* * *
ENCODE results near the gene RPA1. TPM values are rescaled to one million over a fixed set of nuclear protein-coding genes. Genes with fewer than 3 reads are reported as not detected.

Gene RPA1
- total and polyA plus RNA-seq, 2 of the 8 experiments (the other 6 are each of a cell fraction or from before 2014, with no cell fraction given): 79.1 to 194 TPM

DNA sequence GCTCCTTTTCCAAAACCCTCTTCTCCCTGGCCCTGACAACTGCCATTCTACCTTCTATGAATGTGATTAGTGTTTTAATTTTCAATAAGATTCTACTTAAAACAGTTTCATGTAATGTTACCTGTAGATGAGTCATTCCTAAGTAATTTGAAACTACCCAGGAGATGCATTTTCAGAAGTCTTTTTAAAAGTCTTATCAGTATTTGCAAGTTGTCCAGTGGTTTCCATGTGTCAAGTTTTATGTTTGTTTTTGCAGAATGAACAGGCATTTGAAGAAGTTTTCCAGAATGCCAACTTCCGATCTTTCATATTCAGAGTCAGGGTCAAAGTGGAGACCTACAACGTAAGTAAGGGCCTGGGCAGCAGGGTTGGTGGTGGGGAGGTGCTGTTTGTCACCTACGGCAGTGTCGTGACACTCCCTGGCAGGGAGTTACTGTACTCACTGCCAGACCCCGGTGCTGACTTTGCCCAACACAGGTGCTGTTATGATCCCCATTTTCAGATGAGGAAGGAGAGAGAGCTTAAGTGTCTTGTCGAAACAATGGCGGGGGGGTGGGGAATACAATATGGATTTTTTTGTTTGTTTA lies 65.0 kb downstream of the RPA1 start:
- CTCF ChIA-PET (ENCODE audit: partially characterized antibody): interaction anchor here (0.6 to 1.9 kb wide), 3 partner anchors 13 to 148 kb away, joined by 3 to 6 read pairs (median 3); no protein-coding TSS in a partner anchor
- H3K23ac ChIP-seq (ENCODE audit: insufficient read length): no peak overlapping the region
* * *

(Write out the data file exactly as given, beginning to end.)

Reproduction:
ENCODE results near the gene RPA1. TPM values are rescaled to one million over a fixed set of nuclear protein-coding genes. Genes with fewer than 3 reads are reported as not detected.

Gene RPA1
- total and polyA plus RNA-seq, 2 of the 8 experiments (the other 6 are each of a cell fraction or from before 2014, with no cell fraction given): 79.1 to 194 TPM

DNA sequence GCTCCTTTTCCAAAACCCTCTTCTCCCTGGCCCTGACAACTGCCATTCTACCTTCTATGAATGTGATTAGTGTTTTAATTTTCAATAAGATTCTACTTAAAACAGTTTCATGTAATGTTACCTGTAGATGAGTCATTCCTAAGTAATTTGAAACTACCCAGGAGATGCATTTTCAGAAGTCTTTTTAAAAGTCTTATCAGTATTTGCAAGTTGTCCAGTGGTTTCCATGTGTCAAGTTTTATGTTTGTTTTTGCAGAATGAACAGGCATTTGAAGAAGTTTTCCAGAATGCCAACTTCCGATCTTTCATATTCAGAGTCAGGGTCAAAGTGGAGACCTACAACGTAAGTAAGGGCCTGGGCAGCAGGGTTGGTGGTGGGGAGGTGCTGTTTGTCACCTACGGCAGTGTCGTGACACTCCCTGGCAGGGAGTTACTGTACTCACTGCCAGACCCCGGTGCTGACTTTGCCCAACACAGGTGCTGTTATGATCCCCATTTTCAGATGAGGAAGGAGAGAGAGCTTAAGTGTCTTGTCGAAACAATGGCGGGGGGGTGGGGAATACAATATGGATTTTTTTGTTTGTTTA lies 65.0 kb downstream of the RPA1 start:
- CTCF ChIA-PET (ENCODE audit: partially characterized antibody): interaction anchor here (0.6 to 1.9 kb wide), 3 partner anchors 13 to 148 kb away, joined by 3 to 6 read pairs (median 3); no protein-coding TSS in a partner anchor
- H3K23ac ChIP-seq (ENCODE audit: insufficient read length): no peak overlapping the region